Systematic review: Safety of surgical male circumcision in context of HIV prevention public health programmes


Background: Since the recommendation of voluntary medical male circumcision (VMMC) to reduce the risk of heterosexually acquired HIV, a number of adolescent boys and men in 15 priority countries in Africa have been circumcised. Our primary goal was to identify the incidence of adverse events (AEs) associated with VMMC and to assess the safety profile among adolescent boys 10–14 years. Methods: We searched the databases MEDLINE and Embase, WHO, and conference abstracts from 2005 to 2019. The incidence of AEs was estimated by type of AE, size of study and age. Results: We retained 40 studies. Severe and moderate AEs overall were estimated at 0.30 per 100 VMMC clients with wide variability per study type. A higher rate was noted in small and moderate scale programmes and device method research studies compared with larger scale programmes. There was a limited number of studies reporting AEs among younger adolescent boys and they had higher infection-related AEs than those aged 20 years and older. Case studies noted rare AEs such as necrotizing fasciitis, tetanus, and glans injury. Conclusions: AE rates were comparable to those from the randomized controlled trials (RCTs) that led to recommendations and implementation of VMMC in high HIV burden countries, despite being implemented in low resource settings. Clients over time have increasingly included adolescents under the age of 15 years. Studies suggest potentially higher risks in this age group. As VMMC services are sustained, patient safety surveillance systems and promoting a patient safety culture are crucial to identify and mitigate potential harms from medical male circumcision.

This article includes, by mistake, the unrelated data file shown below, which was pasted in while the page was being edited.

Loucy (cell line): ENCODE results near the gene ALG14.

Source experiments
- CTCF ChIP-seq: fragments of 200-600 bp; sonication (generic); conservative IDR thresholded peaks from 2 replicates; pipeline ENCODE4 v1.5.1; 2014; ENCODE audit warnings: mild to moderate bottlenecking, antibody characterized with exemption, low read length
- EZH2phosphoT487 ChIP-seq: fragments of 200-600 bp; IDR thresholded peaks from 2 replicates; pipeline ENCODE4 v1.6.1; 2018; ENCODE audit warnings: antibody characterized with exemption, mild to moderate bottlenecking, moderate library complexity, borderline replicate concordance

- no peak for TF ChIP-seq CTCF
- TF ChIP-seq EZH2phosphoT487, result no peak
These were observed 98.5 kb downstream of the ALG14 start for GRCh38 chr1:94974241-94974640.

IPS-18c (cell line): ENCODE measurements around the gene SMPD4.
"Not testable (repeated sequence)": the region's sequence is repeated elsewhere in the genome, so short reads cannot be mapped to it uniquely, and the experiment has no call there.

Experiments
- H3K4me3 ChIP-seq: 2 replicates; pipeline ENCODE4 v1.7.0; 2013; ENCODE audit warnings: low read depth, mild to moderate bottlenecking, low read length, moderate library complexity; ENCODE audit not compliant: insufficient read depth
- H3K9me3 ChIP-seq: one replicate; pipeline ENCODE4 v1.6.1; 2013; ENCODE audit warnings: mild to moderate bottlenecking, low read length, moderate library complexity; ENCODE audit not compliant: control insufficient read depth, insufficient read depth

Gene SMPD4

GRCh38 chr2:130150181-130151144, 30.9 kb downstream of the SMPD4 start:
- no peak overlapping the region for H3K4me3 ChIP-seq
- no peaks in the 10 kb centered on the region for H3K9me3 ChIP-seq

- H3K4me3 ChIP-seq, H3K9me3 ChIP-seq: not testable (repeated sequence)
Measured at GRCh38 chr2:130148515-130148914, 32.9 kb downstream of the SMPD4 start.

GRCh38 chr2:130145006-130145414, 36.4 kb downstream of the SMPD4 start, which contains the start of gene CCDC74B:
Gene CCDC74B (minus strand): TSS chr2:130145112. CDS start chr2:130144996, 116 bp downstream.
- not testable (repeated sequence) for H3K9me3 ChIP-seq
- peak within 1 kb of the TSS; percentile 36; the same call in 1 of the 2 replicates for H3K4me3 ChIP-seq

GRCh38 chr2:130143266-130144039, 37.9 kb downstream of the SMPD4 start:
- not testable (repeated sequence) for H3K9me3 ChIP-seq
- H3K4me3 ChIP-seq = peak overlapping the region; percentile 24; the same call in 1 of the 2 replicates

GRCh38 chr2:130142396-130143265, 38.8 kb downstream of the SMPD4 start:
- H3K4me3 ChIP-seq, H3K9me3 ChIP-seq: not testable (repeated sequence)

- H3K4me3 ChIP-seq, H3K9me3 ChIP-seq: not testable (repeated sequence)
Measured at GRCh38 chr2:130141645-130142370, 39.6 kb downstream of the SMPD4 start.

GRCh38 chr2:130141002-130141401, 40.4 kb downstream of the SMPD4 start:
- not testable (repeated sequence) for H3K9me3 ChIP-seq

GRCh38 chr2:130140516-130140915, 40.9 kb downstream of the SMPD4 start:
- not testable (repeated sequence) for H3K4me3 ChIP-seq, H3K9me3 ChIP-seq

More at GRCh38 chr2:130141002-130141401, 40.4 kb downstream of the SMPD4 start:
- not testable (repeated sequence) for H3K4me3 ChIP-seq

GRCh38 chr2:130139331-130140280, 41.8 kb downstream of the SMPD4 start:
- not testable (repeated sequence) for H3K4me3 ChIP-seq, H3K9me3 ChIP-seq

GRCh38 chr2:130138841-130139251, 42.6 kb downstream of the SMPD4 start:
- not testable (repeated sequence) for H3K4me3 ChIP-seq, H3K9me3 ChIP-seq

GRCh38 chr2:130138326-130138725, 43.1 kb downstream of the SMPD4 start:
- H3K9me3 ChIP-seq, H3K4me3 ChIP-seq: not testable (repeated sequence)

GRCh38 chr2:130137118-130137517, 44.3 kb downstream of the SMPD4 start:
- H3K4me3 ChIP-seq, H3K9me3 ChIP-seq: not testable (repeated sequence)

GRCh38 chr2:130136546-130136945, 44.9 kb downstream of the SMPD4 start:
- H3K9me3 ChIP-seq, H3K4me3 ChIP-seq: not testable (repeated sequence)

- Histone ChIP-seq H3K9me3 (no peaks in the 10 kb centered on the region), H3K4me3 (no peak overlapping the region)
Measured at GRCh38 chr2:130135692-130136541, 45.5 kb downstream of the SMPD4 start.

Jindai K, Farley T, Awori Q, Temu AS, Ndenzako F, Samuelson J




  • Population(s)
    • Children or Youth (less than 18 years old)
    • General HIV- population
  • Prevention, Engagement and Care Cascade
    • Prevention
  • Prevention
    • Biomedical interventions


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